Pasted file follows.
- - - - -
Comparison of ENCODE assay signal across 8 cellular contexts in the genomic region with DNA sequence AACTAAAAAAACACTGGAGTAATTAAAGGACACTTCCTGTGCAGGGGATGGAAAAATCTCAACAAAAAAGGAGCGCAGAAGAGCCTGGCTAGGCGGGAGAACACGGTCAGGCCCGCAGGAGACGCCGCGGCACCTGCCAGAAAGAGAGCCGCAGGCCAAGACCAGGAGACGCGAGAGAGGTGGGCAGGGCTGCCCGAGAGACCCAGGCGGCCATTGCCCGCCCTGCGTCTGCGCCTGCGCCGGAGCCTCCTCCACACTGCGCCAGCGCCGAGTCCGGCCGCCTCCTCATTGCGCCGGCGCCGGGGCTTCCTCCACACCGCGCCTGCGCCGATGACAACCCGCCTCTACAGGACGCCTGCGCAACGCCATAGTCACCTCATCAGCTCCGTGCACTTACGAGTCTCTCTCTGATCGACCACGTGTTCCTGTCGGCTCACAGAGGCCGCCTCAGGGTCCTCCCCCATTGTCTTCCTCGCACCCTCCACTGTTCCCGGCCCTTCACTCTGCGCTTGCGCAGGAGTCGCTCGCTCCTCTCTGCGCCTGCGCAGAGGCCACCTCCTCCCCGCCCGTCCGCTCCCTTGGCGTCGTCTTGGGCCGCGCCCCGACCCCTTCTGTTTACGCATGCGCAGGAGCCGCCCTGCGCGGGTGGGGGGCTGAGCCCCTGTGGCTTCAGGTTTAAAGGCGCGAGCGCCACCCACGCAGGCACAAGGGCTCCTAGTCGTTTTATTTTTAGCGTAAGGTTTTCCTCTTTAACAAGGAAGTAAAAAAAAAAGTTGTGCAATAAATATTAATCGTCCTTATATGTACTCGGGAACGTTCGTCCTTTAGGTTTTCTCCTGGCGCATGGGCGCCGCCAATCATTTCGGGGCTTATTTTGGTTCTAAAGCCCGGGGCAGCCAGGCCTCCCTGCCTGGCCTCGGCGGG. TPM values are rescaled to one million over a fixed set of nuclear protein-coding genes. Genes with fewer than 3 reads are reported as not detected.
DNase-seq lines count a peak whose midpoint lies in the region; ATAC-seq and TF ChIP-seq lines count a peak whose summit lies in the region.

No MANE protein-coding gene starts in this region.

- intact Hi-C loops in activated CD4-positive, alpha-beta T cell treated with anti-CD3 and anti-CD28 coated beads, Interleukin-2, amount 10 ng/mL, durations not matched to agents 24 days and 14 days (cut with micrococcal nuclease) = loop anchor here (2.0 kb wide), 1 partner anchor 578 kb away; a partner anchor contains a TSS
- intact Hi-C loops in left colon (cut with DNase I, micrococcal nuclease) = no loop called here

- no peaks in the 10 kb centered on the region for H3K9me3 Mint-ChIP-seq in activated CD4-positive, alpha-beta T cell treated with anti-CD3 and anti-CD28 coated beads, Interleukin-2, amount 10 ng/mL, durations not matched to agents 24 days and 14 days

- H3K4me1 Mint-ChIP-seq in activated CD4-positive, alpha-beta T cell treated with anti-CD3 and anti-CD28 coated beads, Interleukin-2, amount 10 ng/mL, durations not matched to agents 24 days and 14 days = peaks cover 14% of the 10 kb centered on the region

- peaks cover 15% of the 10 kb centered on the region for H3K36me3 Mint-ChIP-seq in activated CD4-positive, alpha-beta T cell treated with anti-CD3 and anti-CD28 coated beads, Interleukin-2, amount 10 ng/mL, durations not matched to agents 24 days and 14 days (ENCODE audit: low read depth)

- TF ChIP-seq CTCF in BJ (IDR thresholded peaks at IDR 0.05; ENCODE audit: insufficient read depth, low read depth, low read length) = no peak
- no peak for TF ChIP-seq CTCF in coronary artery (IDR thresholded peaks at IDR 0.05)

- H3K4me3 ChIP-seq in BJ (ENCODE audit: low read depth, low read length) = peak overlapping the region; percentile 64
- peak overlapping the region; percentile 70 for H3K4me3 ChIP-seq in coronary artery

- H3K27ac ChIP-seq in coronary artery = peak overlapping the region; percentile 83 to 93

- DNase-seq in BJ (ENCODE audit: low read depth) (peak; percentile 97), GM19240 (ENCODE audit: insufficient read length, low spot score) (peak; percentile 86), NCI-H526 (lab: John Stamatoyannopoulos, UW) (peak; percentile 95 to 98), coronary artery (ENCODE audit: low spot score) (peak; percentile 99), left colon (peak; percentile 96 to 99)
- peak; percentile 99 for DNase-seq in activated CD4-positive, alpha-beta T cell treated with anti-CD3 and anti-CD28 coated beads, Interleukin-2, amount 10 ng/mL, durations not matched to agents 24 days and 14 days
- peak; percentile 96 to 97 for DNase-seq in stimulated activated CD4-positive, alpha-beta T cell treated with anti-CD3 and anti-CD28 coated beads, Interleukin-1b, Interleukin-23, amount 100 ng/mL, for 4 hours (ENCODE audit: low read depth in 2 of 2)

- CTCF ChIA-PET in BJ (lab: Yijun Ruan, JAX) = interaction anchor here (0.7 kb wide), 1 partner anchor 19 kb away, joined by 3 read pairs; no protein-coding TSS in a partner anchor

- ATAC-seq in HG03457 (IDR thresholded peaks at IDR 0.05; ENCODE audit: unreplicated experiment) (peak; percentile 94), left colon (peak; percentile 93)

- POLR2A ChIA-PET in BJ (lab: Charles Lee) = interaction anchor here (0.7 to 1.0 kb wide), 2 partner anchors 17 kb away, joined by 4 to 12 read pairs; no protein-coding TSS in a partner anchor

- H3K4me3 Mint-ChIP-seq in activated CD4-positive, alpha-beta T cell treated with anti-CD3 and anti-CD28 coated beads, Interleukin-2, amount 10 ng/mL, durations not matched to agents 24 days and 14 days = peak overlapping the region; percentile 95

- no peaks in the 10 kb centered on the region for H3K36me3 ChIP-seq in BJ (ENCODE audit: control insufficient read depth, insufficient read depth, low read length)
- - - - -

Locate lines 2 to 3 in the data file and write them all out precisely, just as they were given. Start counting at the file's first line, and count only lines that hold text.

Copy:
DNase-seq lines count a peak whose midpoint lies in the region; ATAC-seq and TF ChIP-seq lines count a peak whose summit lies in the region.

No MANE protein-coding gene starts in this region.